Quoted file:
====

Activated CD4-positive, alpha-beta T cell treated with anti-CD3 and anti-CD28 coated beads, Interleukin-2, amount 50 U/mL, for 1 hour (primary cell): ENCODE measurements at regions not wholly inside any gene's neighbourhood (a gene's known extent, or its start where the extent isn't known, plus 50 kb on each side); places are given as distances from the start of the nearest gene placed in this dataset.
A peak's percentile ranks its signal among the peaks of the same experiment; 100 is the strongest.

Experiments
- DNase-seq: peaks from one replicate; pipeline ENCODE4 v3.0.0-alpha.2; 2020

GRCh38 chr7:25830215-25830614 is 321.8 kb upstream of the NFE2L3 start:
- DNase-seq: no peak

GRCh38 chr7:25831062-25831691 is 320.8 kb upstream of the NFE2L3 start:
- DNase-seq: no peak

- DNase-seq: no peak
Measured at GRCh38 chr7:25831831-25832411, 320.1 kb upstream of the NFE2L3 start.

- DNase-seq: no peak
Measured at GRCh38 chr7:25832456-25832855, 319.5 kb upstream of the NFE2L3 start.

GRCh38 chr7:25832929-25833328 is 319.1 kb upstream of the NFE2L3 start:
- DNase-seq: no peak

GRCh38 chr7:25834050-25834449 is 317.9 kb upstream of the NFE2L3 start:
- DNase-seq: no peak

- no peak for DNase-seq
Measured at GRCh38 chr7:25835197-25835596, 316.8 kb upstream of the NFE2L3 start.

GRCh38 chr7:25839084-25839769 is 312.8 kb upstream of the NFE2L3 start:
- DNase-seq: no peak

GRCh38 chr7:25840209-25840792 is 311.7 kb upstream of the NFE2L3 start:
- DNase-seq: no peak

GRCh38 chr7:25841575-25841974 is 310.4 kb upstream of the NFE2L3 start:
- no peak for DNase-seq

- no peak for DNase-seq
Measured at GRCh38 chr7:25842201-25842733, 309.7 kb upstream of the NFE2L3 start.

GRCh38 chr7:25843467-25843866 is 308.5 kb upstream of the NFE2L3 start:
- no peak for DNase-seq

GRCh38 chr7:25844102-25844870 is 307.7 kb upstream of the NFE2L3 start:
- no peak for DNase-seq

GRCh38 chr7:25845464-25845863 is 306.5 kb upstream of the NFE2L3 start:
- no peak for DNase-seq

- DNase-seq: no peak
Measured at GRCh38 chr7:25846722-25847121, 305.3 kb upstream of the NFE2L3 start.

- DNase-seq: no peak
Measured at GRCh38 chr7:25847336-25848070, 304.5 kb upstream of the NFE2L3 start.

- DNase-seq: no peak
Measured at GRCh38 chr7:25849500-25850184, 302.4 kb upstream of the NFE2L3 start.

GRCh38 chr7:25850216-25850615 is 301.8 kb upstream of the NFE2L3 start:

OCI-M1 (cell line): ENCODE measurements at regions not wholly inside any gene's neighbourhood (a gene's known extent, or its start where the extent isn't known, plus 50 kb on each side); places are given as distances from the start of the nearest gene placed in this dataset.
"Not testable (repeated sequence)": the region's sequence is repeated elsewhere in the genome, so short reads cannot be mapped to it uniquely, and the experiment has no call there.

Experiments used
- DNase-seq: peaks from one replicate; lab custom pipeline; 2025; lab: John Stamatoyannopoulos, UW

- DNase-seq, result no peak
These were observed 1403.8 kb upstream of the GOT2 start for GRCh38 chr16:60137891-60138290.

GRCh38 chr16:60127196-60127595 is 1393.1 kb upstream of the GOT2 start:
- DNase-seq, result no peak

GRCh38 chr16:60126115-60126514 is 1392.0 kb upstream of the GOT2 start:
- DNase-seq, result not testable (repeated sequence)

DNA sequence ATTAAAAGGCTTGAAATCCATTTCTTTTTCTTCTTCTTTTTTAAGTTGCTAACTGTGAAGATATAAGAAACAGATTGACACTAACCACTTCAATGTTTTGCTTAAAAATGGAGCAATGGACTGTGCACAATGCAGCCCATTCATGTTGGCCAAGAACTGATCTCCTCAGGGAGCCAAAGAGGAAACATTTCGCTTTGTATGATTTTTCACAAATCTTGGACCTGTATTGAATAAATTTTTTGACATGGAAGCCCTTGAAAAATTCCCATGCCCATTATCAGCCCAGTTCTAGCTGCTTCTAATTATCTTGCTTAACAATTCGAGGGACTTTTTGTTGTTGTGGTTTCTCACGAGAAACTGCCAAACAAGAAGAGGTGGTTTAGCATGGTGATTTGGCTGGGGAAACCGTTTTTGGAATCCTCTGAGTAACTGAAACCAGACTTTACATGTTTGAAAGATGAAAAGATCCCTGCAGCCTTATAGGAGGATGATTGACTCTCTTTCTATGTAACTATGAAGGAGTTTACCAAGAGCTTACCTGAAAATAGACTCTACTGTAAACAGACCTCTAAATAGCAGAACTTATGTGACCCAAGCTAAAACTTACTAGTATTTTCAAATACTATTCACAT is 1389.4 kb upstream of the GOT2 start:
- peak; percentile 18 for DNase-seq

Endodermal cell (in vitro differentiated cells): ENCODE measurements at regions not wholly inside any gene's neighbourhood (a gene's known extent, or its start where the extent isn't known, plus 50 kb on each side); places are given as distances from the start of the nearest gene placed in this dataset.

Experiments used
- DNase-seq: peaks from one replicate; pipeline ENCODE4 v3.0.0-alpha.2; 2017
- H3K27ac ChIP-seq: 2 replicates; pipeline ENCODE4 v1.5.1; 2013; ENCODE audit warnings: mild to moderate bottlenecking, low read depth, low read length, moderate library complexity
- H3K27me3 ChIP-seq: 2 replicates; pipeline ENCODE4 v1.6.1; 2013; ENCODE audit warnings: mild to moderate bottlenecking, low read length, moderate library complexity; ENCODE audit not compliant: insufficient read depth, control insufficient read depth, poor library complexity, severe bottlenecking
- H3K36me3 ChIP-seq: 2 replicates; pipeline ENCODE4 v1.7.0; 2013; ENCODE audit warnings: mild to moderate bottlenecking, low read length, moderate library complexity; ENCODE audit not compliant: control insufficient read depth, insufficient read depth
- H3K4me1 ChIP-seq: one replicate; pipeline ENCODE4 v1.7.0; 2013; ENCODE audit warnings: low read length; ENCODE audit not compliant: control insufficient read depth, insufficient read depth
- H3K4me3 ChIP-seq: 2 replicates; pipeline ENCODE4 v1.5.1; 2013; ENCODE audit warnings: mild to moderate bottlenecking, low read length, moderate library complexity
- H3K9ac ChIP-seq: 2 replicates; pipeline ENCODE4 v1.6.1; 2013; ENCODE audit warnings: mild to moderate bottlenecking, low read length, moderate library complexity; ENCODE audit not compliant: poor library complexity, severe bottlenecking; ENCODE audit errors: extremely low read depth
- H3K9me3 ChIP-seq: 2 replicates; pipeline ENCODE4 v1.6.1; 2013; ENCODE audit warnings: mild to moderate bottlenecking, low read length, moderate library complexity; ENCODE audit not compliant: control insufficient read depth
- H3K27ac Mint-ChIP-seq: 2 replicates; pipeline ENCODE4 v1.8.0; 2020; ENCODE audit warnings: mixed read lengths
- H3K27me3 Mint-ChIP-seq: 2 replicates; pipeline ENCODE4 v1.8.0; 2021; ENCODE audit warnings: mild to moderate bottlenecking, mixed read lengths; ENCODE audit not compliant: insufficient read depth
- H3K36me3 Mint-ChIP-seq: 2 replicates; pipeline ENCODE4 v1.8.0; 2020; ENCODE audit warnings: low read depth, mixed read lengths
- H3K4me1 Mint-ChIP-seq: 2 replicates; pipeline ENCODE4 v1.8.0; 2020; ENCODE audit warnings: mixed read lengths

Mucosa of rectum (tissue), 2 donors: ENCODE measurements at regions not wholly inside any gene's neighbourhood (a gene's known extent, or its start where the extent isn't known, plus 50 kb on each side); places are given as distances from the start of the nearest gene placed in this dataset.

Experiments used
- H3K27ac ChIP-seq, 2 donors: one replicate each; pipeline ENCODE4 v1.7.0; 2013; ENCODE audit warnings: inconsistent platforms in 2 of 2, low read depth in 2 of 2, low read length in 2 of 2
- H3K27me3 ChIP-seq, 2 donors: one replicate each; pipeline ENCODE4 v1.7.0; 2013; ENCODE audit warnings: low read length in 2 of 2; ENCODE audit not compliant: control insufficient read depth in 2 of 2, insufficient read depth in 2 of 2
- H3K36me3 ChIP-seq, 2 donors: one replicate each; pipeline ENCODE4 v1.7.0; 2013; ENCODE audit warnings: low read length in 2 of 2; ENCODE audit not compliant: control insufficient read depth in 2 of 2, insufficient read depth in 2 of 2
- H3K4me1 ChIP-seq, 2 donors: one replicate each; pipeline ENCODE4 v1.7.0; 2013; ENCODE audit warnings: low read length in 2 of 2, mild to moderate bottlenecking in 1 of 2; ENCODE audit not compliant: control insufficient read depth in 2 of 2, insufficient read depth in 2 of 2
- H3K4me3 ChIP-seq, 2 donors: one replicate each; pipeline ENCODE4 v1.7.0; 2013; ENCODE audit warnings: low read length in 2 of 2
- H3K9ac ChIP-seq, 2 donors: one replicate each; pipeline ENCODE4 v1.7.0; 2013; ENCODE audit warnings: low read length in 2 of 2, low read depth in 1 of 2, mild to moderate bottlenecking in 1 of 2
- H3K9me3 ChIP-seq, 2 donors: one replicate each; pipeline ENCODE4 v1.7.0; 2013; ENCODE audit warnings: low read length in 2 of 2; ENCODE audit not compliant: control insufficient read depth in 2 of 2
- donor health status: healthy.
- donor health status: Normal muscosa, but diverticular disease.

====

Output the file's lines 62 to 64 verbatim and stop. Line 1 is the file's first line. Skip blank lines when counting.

- H3K27ac Mint-ChIP-seq: 2 replicates; pipeline ENCODE4 v1.8.0; 2020; ENCODE audit warnings: mixed read lengths
- H3K27me3 Mint-ChIP-seq: 2 replicates; pipeline ENCODE4 v1.8.0; 2021; ENCODE audit warnings: mild to moderate bottlenecking, mixed read lengths; ENCODE audit not compliant: insufficient read depth
- H3K36me3 Mint-ChIP-seq: 2 replicates; pipeline ENCODE4 v1.8.0; 2020; ENCODE audit warnings: low read depth, mixed read lengths